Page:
Missing the Point of Harry Potter

I did not begin to read the Harry Potter series until after the third book had been placed on the shelves. It seemed that everywhere I turned, adults and children alike were running to book stores in search of hardcover editions of this revolutionary septology, anxious to find out what might happen next to Harry, Ron, and Hermione. Finally, I gave in to pop culture pressure and purchased the first three additions, curious to see what all the hype was about.

Reserving my opinions for the very last page, I devoured The Sorcerer’s Stone in record time, pausing only to go to work and to sleep. I was fascinated by the descriptions set forth by J.K. Rowling, and deviously lured into the world of Hogwarts School of Witchcraft and Wizardry. Certainly, it was a book written for children, but I found myself inspired on an adult level, and conscious of themes not immediately evident to readers under the age of twelve.

The battle between good and evil is an essential element in any good story, especially one written with children in mind. Readers thrive on the triumph of the “good guy” and on the imminent destruction of the evil mastermind. Harry and his friends are the obvious protagonists, young scholars on their way to magical enlightenment, while Lord Voldemort and his followers rival their benevolence in an attempt to thwart the decent magical community and gain power over the world. Harry is guided by Albus Dumbledore, the headmaster of the school and one of the most powerful wizards to ever grace the planet, but in the end, the young teen must always survive on his own.

While these obvious and essential elements are important to the story, there is more than meets the eye. Children identify with Harrry Potter because he is very much like them – scared, lonely, afraid of rejection, unsure of himself, and uncomfortable with his own abilities and shortcomings in life. Harry has assumed the role of “Superhero” in these books, known far and wide as “the Boy Who Lived” and renowned for his survival as an infant. He has no parents or supportive familial structure, and he is all alone in the world, save for his friends at Hogwarts.

Beyond Harry’s personal character, obvious philisophical issues are presented within the Harry Potter septology, and are examined in a creative and subtle manner which invites questions about life, about love, about courage, and about the concept of right and wrong. Without knowing it, children and adults are subjected to the inherent values of humanity within the pages of these books, and Rowling incorporates philisophical ideas without taking away from the storyline.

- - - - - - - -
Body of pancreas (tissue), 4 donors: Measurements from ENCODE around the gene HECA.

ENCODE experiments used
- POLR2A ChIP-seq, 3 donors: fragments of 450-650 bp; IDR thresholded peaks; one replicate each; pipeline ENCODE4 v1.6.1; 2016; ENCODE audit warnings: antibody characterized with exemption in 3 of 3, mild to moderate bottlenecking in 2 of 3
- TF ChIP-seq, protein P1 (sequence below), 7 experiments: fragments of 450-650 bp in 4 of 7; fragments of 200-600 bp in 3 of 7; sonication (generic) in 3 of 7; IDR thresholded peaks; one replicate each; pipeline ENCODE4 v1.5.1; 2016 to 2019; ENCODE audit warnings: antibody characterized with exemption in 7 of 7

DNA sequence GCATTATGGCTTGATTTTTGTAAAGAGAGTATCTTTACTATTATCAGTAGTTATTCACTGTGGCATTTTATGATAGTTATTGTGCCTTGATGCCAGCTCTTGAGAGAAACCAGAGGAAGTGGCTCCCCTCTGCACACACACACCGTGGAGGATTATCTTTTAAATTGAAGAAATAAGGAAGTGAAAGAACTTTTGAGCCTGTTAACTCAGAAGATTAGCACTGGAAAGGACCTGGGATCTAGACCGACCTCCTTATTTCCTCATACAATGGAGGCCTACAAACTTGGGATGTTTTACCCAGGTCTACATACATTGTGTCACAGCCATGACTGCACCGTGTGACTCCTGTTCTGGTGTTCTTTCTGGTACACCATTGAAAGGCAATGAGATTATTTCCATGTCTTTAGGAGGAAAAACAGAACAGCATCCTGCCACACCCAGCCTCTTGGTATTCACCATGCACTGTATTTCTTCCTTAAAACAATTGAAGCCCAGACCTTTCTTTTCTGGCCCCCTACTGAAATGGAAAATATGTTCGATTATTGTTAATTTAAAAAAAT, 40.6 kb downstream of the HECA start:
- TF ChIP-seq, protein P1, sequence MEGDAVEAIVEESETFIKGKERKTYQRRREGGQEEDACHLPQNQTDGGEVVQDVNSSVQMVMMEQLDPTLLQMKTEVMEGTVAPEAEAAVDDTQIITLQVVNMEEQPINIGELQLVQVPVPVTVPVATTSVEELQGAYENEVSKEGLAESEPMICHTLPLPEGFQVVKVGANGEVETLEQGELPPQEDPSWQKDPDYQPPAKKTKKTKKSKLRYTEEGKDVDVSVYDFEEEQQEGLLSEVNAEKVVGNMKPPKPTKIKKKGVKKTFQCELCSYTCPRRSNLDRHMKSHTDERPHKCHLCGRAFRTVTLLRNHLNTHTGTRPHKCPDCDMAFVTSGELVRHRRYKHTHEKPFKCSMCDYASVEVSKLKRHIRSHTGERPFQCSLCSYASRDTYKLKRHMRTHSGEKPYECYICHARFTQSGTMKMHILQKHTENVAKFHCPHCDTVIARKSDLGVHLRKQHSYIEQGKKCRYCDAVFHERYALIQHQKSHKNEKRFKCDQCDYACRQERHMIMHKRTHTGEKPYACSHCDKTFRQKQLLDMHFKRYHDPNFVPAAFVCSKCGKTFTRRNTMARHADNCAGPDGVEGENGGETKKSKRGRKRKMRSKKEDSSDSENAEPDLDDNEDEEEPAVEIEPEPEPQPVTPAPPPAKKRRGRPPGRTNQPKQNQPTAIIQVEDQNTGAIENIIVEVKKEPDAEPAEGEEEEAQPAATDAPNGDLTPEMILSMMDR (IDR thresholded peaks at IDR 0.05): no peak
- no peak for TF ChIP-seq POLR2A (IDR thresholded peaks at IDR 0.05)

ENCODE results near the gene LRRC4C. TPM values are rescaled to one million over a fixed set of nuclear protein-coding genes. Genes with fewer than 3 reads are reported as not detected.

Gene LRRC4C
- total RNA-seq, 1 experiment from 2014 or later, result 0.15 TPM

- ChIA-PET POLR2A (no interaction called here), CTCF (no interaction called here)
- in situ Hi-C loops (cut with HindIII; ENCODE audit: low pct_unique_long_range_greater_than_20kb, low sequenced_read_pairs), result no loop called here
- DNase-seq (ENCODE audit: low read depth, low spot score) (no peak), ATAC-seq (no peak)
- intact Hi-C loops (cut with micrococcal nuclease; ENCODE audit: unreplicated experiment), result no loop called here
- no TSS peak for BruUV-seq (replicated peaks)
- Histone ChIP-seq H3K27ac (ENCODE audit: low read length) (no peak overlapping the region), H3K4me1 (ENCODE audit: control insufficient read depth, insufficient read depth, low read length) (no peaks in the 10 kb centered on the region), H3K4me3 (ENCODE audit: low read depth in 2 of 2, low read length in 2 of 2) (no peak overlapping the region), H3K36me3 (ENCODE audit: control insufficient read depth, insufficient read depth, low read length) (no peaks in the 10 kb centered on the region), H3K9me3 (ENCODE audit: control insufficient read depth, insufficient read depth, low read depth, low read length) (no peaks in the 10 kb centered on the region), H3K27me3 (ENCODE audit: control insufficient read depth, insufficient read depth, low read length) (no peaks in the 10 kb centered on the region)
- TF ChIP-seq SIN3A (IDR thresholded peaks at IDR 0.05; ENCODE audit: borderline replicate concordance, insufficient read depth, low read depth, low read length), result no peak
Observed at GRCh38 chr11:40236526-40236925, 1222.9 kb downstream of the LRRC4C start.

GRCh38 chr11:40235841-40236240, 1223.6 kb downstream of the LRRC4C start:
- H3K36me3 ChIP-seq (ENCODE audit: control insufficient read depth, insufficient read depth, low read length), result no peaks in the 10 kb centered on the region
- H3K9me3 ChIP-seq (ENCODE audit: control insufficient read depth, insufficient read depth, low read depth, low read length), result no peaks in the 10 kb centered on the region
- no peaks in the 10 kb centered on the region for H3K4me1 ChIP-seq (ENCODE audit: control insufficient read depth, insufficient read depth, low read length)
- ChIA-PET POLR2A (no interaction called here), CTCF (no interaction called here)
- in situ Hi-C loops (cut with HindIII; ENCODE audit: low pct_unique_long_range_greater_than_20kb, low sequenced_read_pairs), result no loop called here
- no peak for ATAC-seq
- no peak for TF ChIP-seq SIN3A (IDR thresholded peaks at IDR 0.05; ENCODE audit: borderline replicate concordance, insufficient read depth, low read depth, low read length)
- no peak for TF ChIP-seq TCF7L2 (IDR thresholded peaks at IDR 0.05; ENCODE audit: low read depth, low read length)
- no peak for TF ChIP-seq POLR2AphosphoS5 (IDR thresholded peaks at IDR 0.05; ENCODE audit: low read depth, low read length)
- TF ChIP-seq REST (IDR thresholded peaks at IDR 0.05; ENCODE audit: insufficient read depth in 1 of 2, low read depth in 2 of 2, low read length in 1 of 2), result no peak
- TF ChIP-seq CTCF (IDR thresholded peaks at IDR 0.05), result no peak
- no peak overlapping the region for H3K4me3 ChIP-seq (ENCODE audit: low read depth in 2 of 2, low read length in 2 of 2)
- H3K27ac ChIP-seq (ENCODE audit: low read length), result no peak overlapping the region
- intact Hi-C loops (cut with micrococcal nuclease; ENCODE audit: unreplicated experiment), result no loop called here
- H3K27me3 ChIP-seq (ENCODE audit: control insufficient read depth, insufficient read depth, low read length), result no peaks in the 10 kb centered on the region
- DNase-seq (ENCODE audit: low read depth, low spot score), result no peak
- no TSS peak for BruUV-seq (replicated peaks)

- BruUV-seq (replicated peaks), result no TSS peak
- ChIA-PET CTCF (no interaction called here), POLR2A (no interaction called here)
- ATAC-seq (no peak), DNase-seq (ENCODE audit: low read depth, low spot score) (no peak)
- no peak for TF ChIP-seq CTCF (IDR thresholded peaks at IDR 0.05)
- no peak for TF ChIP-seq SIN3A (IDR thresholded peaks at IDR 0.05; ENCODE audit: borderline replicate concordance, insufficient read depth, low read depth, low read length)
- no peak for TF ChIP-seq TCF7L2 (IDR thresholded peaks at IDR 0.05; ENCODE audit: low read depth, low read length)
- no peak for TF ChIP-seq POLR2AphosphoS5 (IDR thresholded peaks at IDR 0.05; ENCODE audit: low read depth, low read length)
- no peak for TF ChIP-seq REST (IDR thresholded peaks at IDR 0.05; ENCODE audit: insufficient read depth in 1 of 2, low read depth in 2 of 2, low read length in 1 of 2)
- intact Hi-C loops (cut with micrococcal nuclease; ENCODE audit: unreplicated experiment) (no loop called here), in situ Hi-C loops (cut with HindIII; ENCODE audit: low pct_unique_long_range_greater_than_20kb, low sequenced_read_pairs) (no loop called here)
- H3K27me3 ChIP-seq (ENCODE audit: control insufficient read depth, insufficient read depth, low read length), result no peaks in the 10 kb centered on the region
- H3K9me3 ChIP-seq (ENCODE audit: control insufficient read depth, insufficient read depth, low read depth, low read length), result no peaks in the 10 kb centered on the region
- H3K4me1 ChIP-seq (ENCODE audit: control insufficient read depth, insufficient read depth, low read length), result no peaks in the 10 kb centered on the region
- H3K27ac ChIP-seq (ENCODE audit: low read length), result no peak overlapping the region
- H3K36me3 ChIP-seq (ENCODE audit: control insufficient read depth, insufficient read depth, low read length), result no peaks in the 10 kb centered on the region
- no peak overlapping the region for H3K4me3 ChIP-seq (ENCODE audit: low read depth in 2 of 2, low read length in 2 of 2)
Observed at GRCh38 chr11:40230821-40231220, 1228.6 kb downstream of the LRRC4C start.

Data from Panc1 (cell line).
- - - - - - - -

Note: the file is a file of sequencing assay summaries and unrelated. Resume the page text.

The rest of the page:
Magic does not exist in our world today, but it becomes real in the world of Hogwarts. Students are not given the right to use magic whenever they feel the need, nor do professors encourage the rash decision to raise their wands. They are taught to use magic carefully and with caution, to respect the rights and feelings of others, and to only use magic as a last resort.

In the third book, characters called Dementors are introduced as beings which suck the life and happiness out of those within close physical proximity. This argues for the presence of a soul, for the basic human spirit that lies within us all.

A more colorful character introduced in the second book goes by the name of Dobby. He is a house elf, brought into this world to serve wizards in their homes. Harry befriends Dobby and earns him his freedom from one of the more malevolent wizarding families, and Hermione begins a campaign for the protection of house elves in general. We learn through these escapades that even in fantastical magical worlds, there are social classes, and to rise against them is often to suffer and endure defeat. The old adage rings true in these books: “A man should be judged based on how he treats his inferiors, and not how he treats his equals.”

Hermione Granger, one of Harry’s best friends, is one of the strongest characters in the series. She is intelligent, creative, kind, and arguably one of the most celebrated feminists in the history of literature. She not only fights for the equality of witches to wizards, but defends those who are in need of support, and continually works to educate the public on issues she feels are misrepresented.

All in all, Harry Potter is a playing field for social, political, and personal battles that rage within the walls of Hogwarts. A culture ripe with strife and triumph has been woven around the story of a young boy who is trying to make it in the big, bad world, struggling against all types of adversity and determined to protect those he loves. Harry Potter is not just a movie about magic and fantasy, but an intense commentary on social injustice and the human heart.

I encourage all who watch the movies to also read the books, and look deeper into the plot than what appears to reside on teh surface. You will find a plethora of themes and ideas presented without your knowing, encouraging all of us to look deep within ourselves and to examine our lives and the world around us.

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